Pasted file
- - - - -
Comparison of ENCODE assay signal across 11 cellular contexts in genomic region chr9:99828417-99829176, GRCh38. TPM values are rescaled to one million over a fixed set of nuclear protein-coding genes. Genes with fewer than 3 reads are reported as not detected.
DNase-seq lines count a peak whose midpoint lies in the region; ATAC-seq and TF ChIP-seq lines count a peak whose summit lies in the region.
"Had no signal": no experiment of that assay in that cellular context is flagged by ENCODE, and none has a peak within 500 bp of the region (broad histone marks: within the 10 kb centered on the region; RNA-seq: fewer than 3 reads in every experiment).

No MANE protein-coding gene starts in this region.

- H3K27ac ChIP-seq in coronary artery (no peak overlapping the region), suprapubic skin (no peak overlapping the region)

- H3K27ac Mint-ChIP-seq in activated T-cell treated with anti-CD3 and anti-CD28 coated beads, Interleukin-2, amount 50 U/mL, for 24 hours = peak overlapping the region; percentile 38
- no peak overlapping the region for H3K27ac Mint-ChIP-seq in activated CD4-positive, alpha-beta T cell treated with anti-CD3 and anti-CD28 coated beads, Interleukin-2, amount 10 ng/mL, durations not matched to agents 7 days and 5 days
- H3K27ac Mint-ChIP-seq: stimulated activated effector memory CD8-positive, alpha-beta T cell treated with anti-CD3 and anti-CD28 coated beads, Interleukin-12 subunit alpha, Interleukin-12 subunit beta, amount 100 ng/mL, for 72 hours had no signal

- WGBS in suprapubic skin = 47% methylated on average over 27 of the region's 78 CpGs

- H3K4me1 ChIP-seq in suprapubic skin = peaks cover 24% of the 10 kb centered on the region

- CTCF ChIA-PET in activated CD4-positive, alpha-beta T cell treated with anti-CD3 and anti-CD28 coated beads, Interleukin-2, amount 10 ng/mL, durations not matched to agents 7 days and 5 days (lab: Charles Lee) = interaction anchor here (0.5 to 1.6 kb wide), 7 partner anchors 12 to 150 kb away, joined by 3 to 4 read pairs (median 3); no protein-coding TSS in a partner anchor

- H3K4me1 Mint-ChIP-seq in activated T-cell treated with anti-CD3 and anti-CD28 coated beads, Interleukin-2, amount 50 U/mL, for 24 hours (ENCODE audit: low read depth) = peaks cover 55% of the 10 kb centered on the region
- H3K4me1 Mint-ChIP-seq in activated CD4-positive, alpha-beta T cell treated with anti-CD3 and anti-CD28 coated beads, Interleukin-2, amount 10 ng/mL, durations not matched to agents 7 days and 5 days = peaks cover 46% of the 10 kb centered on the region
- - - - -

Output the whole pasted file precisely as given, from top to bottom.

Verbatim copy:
Comparison of ENCODE assay signal across 11 cellular contexts in genomic region chr9:99828417-99829176, GRCh38. TPM values are rescaled to one million over a fixed set of nuclear protein-coding genes. Genes with fewer than 3 reads are reported as not detected.
DNase-seq lines count a peak whose midpoint lies in the region; ATAC-seq and TF ChIP-seq lines count a peak whose summit lies in the region.
"Had no signal": no experiment of that assay in that cellular context is flagged by ENCODE, and none has a peak within 500 bp of the region (broad histone marks: within the 10 kb centered on the region; RNA-seq: fewer than 3 reads in every experiment).

No MANE protein-coding gene starts in this region.

- H3K27ac ChIP-seq in coronary artery (no peak overlapping the region), suprapubic skin (no peak overlapping the region)

- H3K27ac Mint-ChIP-seq in activated T-cell treated with anti-CD3 and anti-CD28 coated beads, Interleukin-2, amount 50 U/mL, for 24 hours = peak overlapping the region; percentile 38
- no peak overlapping the region for H3K27ac Mint-ChIP-seq in activated CD4-positive, alpha-beta T cell treated with anti-CD3 and anti-CD28 coated beads, Interleukin-2, amount 10 ng/mL, durations not matched to agents 7 days and 5 days
- H3K27ac Mint-ChIP-seq: stimulated activated effector memory CD8-positive, alpha-beta T cell treated with anti-CD3 and anti-CD28 coated beads, Interleukin-12 subunit alpha, Interleukin-12 subunit beta, amount 100 ng/mL, for 72 hours had no signal

- WGBS in suprapubic skin = 47% methylated on average over 27 of the region's 78 CpGs

- H3K4me1 ChIP-seq in suprapubic skin = peaks cover 24% of the 10 kb centered on the region

- CTCF ChIA-PET in activated CD4-positive, alpha-beta T cell treated with anti-CD3 and anti-CD28 coated beads, Interleukin-2, amount 10 ng/mL, durations not matched to agents 7 days and 5 days (lab: Charles Lee) = interaction anchor here (0.5 to 1.6 kb wide), 7 partner anchors 12 to 150 kb away, joined by 3 to 4 read pairs (median 3); no protein-coding TSS in a partner anchor

- H3K4me1 Mint-ChIP-seq in activated T-cell treated with anti-CD3 and anti-CD28 coated beads, Interleukin-2, amount 50 U/mL, for 24 hours (ENCODE audit: low read depth) = peaks cover 55% of the 10 kb centered on the region
- H3K4me1 Mint-ChIP-seq in activated CD4-positive, alpha-beta T cell treated with anti-CD3 and anti-CD28 coated beads, Interleukin-2, amount 10 ng/mL, durations not matched to agents 7 days and 5 days = peaks cover 46% of the 10 kb centered on the region